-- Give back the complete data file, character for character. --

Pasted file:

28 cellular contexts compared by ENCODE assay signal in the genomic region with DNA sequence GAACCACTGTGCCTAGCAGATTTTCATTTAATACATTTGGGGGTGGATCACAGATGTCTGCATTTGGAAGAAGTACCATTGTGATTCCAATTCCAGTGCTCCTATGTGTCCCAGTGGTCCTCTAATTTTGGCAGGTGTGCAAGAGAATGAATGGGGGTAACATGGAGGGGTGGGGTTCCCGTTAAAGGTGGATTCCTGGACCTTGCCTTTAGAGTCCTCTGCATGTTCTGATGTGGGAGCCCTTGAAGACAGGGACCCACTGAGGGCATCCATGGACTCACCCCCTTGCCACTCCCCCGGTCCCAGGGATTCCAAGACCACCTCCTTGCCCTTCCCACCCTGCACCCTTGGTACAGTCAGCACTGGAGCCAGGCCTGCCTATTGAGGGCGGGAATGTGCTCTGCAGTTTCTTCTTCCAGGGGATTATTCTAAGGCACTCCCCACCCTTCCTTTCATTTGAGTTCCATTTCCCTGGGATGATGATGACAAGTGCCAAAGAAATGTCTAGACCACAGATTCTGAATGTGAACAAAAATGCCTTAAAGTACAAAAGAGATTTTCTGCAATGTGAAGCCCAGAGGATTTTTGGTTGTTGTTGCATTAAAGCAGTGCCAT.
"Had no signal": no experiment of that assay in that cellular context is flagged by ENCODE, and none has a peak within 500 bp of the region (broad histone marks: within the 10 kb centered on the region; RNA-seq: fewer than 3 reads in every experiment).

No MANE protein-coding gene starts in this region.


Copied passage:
28 cellular contexts compared by ENCODE assay signal in the genomic region with DNA sequence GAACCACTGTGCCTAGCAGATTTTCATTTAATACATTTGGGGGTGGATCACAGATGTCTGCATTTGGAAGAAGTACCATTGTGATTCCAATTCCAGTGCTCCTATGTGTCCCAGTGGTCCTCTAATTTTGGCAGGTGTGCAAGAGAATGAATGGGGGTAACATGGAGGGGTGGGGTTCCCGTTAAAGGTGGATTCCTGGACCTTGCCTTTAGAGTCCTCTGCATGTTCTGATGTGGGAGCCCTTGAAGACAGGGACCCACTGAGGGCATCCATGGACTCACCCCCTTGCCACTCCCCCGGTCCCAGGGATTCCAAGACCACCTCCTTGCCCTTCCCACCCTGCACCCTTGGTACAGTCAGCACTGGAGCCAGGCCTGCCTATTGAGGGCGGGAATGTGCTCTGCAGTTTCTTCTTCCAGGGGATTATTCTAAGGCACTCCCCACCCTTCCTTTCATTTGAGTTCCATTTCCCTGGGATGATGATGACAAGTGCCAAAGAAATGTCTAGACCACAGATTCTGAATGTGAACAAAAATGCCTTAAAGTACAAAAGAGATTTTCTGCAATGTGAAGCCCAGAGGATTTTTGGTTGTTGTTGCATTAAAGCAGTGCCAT.
"Had no signal": no experiment of that assay in that cellular context is flagged by ENCODE, and none has a peak within 500 bp of the region (broad histone marks: within the 10 kb centered on the region; RNA-seq: fewer than 3 reads in every experiment).

No MANE protein-coding gene starts in this region.